• $\begingroup$ I think you have another flawed assumption here: the idea that these people are even going to HAVE cities, at least ones of significant size. Even more so than in our own world, urban living is going to be something done by the lowest socioeconomic class, by necessity. $\endgroup$
    – jamesqf
    Aug 10, 2017 at 5:05

2 Answers 2


The simple answer is "no."

The more complex answer is found within your last paragraph. Cuba made it work because Cuba was forced to make it work. They would never have developed that way by choice.

I humbly submit that it is impossible for the society you describe to exist simply by choice. You would need to come up with something that subdued (aka, forced) the negative elements like greed and arrogance. But it would also need to subdue positive things like the desire for greater convenience and the desire for greater and safer productivity.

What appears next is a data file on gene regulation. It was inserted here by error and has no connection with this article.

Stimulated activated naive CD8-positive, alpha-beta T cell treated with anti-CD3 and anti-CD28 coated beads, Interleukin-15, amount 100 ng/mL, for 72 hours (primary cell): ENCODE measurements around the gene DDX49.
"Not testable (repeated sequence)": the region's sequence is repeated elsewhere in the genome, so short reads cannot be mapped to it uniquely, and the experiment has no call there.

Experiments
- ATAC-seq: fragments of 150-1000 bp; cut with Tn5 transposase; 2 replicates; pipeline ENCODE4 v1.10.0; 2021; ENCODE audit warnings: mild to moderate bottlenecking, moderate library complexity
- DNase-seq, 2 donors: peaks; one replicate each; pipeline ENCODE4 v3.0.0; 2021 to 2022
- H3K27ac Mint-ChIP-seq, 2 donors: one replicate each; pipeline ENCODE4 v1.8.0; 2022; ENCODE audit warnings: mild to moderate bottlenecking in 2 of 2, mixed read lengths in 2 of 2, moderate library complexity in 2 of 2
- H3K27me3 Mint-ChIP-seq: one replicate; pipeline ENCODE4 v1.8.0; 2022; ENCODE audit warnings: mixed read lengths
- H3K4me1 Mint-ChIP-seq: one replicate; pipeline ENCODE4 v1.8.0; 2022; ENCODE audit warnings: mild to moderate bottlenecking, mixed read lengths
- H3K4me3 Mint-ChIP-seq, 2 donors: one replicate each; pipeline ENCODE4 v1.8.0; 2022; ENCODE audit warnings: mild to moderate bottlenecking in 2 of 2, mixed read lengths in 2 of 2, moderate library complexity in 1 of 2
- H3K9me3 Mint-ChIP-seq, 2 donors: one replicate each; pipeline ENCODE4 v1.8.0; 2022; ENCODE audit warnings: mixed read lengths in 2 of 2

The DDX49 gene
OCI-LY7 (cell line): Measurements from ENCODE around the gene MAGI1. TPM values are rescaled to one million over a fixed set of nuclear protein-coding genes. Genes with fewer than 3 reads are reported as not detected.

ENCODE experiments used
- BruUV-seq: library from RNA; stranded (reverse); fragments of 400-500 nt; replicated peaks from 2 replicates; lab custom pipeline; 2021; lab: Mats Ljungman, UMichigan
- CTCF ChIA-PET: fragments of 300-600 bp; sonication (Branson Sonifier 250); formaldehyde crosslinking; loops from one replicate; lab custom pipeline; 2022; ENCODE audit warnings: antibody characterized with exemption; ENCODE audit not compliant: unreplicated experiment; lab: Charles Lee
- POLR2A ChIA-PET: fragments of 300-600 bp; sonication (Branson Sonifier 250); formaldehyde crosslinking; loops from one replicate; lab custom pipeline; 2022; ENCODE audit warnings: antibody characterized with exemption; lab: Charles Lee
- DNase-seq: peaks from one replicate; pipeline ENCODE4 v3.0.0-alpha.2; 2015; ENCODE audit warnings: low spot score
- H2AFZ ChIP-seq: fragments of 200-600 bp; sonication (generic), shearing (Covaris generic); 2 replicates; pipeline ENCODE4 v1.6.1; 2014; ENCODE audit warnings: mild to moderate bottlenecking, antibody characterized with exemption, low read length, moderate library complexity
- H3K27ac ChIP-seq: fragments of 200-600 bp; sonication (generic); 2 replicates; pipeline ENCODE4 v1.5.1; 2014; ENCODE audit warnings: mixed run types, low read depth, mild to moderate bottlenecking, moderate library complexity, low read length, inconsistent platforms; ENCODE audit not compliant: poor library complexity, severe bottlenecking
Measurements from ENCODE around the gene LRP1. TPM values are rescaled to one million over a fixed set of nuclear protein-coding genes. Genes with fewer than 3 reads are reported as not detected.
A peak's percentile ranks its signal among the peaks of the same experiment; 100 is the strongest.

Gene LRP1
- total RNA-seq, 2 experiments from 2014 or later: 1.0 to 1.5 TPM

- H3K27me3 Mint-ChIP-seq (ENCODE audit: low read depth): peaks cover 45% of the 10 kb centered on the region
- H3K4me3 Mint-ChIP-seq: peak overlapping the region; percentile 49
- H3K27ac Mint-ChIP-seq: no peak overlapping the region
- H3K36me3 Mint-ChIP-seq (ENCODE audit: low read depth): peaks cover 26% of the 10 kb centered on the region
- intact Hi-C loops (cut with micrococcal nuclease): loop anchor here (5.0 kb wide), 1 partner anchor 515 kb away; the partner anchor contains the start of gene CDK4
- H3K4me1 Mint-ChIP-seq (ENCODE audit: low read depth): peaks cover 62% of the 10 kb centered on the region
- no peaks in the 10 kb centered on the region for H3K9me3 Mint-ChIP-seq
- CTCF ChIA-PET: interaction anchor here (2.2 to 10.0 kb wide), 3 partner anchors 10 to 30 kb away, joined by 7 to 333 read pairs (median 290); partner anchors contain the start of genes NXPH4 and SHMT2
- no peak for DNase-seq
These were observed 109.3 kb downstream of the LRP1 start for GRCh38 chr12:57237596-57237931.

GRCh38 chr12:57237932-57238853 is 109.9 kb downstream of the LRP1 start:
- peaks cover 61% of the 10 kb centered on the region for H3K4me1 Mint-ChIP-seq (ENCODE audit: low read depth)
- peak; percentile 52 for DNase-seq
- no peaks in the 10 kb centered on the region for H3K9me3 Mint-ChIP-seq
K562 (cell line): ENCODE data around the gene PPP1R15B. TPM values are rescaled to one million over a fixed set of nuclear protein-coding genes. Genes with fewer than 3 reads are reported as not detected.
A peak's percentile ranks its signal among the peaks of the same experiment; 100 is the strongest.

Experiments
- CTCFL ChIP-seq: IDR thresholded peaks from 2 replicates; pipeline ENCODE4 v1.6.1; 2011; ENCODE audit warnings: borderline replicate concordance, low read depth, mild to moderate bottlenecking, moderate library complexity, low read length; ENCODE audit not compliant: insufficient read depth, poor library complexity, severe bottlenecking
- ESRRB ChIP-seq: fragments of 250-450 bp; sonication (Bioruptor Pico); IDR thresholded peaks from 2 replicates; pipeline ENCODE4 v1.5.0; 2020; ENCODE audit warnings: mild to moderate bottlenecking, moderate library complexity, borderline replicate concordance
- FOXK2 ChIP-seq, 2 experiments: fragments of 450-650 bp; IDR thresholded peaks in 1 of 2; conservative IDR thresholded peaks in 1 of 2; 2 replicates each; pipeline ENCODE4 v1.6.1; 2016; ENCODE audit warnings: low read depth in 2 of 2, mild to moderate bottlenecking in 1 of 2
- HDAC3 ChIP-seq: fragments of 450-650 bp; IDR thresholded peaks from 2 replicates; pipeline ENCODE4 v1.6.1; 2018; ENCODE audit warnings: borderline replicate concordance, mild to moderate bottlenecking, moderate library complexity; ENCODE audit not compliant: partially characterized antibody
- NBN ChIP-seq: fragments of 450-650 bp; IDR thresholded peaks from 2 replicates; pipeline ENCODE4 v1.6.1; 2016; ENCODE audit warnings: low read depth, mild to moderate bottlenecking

Let's take plastic as an example. You bet, it was invented for greedy purposes, but it was also invented because it was easy to manufacture, was easy to manipulate and therefore made building things (like enclosures of any kind) cheaper and simpler. Plastic has advantages over glass for light control, and advantages over metal in terms of thermal insulation. It's used in cars to reduce weight, which saves gasoline, which lowers pollution. The negative effects on our oceans came decades and decades after its invention. But who would be willing to give up its positive values?